Ben writes in from the Philippines,
“My biggest problem in freelancing (mine is web development) is not having enough ”good“ portfolio to show prospective clients. Do I really need to have one? I want to start all over again as a freelancer. Do I need to have portfolio pieces before I can start making my freelancing as a real business?”
I remember when I first started out as a freelancer, I knew I had to have a portfolio on my site. Why? Well… everyone else had one — that’s why.
So I did what most of us end up doing: I grabbed screenshots of a few sites I had worked out, and laid them out in a nice little table and stuck it front and center on my shiny new sales website.
It can’t hurt to show that you’ve been hired and produced something in the past. But the way we do demonstrate the fact that we’re capable of Getting Stuff Done could be done a lot better. On top of this, it makes sense to try to figure out why clients might care about a portfolio, and to use that to our advantage.
So here’s a bit about why clients care about portfolios, and what that means to you.
Why Clients Care About The Work You’ve Done
You’ve probably heard me talk in the past about how risk typically dominates the hiring decision. When a client feels that someone is particularly high risk (“Do they know what they’re doing?”, “Do they understand what I need?”, “Are they reliable enough to get this done?”) the default position is to put less money on the table — if the project goes bellyup, the client would rather have wagered less money.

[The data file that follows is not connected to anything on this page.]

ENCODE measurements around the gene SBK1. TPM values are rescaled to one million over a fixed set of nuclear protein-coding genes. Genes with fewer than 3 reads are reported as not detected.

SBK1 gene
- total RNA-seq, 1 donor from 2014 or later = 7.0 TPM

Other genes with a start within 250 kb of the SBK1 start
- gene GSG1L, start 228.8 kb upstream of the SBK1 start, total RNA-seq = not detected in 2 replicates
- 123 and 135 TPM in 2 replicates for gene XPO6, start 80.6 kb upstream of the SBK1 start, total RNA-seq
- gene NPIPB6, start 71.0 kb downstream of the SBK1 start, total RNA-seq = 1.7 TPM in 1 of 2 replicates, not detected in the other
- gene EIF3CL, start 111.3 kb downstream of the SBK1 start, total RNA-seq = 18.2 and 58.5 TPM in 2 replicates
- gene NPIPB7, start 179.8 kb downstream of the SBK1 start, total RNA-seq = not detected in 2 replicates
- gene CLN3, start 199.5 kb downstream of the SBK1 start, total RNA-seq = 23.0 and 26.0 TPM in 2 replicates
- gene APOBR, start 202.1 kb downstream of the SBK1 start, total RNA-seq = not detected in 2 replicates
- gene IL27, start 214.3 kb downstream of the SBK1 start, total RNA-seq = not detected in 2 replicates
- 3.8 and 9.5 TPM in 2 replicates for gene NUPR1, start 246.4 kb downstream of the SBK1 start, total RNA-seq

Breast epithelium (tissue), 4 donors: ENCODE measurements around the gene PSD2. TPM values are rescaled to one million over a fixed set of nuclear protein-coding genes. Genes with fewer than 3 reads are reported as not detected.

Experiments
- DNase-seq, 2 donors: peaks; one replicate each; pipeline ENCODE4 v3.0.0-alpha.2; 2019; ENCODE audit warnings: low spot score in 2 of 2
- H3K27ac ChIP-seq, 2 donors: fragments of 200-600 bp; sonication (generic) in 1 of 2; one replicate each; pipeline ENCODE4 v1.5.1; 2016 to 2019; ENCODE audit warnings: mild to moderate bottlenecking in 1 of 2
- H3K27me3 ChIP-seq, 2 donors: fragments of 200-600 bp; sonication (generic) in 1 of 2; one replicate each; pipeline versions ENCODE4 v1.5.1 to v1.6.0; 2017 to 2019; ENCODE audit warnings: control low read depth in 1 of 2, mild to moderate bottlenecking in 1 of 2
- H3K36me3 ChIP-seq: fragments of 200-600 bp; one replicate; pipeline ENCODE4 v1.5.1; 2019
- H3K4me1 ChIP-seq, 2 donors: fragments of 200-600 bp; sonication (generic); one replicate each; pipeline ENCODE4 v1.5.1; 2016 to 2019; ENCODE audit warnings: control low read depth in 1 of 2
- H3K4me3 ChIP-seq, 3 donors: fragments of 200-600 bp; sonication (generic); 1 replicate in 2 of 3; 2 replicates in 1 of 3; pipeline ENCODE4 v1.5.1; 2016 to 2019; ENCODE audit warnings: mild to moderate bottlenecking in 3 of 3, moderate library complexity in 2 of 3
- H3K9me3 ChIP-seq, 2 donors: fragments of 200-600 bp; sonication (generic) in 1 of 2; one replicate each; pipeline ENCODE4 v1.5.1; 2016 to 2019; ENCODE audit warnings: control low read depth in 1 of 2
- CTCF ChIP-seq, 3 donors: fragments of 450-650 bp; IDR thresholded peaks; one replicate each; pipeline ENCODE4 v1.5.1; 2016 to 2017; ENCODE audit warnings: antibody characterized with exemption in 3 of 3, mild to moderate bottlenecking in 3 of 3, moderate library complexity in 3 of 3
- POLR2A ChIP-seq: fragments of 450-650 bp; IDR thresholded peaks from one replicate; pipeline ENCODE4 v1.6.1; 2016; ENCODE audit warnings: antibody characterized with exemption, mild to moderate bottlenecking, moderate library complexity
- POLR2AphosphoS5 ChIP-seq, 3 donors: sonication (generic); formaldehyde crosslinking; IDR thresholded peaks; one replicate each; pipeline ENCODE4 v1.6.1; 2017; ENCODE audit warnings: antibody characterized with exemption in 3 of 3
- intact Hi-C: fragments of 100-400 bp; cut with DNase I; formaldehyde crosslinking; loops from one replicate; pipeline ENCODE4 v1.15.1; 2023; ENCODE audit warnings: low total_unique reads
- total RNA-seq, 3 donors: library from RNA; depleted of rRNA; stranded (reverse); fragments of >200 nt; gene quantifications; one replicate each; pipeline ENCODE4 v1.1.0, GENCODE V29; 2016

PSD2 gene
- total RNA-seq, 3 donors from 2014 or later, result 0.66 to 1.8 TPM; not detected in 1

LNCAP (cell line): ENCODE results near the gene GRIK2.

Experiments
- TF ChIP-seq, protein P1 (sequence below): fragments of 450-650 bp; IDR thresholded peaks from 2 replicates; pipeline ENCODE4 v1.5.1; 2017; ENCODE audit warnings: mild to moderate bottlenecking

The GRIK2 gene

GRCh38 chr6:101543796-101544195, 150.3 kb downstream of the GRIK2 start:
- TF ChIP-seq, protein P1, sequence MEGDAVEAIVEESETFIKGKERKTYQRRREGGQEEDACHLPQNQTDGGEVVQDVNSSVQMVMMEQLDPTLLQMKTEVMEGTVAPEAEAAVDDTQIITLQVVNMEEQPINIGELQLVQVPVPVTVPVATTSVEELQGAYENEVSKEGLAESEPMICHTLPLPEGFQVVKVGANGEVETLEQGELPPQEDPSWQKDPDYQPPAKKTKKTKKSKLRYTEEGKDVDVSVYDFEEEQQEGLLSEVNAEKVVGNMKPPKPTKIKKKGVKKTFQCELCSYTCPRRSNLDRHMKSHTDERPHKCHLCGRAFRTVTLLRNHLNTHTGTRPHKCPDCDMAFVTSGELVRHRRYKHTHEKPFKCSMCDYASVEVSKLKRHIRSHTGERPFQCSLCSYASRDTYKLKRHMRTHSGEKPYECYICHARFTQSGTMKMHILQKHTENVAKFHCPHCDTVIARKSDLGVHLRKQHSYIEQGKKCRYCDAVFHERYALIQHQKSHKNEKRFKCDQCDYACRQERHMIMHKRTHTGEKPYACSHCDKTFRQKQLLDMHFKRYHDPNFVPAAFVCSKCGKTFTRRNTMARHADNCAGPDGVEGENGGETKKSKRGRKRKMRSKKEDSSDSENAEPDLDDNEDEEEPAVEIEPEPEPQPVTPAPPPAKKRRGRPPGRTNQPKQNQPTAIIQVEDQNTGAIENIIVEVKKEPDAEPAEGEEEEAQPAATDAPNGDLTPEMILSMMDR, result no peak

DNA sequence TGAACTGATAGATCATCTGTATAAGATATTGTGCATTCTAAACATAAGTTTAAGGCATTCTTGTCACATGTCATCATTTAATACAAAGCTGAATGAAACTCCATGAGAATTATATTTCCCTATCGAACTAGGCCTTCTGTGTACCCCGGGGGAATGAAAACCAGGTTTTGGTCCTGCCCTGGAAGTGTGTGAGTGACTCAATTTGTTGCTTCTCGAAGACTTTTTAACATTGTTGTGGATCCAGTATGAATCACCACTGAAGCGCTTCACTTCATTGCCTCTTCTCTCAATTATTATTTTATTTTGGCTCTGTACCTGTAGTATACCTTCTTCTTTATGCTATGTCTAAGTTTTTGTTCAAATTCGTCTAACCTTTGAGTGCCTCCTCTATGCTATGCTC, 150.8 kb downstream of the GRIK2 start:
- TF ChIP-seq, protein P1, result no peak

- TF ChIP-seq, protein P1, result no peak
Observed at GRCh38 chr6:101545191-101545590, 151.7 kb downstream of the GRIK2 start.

So the obvious converse is that if you can prove that you are a very safe bet, and that hiring you will almost certainly yield the business results they’re looking for, pockets will deepen. I’ve talked about various ways of doing this (understanding the problem behind the project, identifying the financial upside of a project, etc.)
The idea is that if you’ve been hired before and have done good work, you’re less likely to flake out. After all, presumably, someone paid you a good deal of money for that website you link to in your portfolio. And it seems to still be running, and it looks pretty good, so at least you’re less likely to disappear with the clients’ cash and not deliver anything in return.
In my experience running an agency and having hired dozens of freelancers myself I’ve seen first-hand that the reason porfolios matter isn’t as much to see how many projects you’ve worked on or what sort of industries you’ve catered to. Instead, it’s to overcome an internal objection every client asks themselves: “How likely is it that this will get done?”
The Dos and Don’ts of Portfolios
Most portfolios are simply a list of websites or companies. Web designers often include thumbnails of the sites they’ve designed, and display them in a grid of sorts.
The problem with doing this is the lack of context:
- Why did you work on this project?
- What made somebody spend thousands of dollars on it with you?
- What problems did you have to solve?
- What was the effect on the client’s business as a result of this project?
As a potential client, I want to know that if I spend money on you, I’ll make a return on that investment. That’s almost always the primary goal — everything else is secondary. So just linking to a pretty website isn’t going to answer that question.